The course is known to have closed down the first half of 1925 when the track was re-cindered and re-graded at a cost of around £1,000 with a sewerage system at £700 also in the make-over,  Fitzroy re-opened on Monday, 22 June of that year, the Sporting Globe in its next edition bemoaning the fact that only four favourites had been successful - from some 14 races!

In 1929, the Victorian Government as part of its drive to eliminate “proprietary” tracks in the hands of private owners introduced legislation to close the racecourse on the grounds that its track of just over six furlongs was too small and pony racing was detrimental to the accepted thoroughbred industry.

There was a lifeline available - the Act provided for trotting meetings to continue at the Ascot course opposite the Showgrounds, but this required the construction of a new track and Fitzroy, like Richmond, was allowed to continue for another year until the works at Ascot  were completed, but with a dramatic reduction in the number of pony and trotting meetings, the Government decided Fitzroy was not required.

Courses For Horses - Fitzroy

#top Fitzroy

Above : 1909 MMBW map of the Fitzroy Racecourse (double click to enlarge)

The grounds were closed to racing from 31 July, 1931, and although occasionally used for charity carnivals, athletics and junior football matches, the land remained largely vacant until 1941 when an investor outlaid around £30,000 for re-development as a housing estate.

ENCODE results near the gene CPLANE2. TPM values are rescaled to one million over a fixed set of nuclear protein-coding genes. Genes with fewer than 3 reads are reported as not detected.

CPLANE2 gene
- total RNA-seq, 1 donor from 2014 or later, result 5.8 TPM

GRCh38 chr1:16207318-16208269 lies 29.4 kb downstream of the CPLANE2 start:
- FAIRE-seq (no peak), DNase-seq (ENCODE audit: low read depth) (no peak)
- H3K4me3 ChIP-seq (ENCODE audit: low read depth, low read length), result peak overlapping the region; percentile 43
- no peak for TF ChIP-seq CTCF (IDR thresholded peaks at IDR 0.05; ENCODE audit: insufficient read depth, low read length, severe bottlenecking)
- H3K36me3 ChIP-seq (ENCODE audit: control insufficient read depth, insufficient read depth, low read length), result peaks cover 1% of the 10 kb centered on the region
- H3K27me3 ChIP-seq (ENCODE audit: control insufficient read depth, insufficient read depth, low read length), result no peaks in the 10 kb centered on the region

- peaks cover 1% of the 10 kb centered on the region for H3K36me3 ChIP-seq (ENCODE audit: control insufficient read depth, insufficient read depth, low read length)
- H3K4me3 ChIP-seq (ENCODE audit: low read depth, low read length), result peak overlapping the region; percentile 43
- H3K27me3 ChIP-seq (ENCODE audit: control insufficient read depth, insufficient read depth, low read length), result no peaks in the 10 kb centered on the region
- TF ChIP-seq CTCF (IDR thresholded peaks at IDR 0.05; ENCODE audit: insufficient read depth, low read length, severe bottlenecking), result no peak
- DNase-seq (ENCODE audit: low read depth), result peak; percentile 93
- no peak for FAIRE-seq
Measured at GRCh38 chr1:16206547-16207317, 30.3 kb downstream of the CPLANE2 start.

Initial reports suggested some 200 blocks may be available, but Northcote Council insisted that additional streets were required to subdivide the 30-acre site and today's Bradley and Bird Streets were added.  There were earlier suggestions that the names of racehorses be used, but local opposition, seemingly designed to break the traditional link to racing, saw the Northcote Council adopt alternative names, that a of a recent mayor (Allan Bird) and City Engineer (V. J. Bradley).

The first section of 45 lots was released for sale at auction in February, 1942, every block sold at a total return of £13,720, just under £305 per site.

Details of the later sales do not seem to have been published. but if the first day's sale average is extended, the remaining 142 potentially might have brought another £43,294 and a total of £57,014, by any stretch of the imagination a handsome return to the unknown investor during the darkening days of the Second World War.

In reporting the first sale of the famous old site, the Sporting Globe's Merv. Williams (better known as Mumblin' Merv during his later days with Channel 7's World of Sport) added :=

"It will come as a kick in the pants to the Japs to learn that Australians fell over themselves to spend thousands of pounds buying building sites after what they have threatened to do to our cities"

Despite the optimism, most of the houses were not completed until the early 1950’s due to a severe shortage of building materials after the end of war. The last residence is believed to have been completed in 1955.

Right : Finish of the Croxton Handicap, 23 September, 1929.

The stands and all other facilities were along the southern (Gadd Street) side, the entrance in the south-eastern corner of St. George’s Road, but the photo with spectators lining the inside section indicate a cheaper  “flat” section in the centre of the track.

This is the only known image of the Fitzroy course.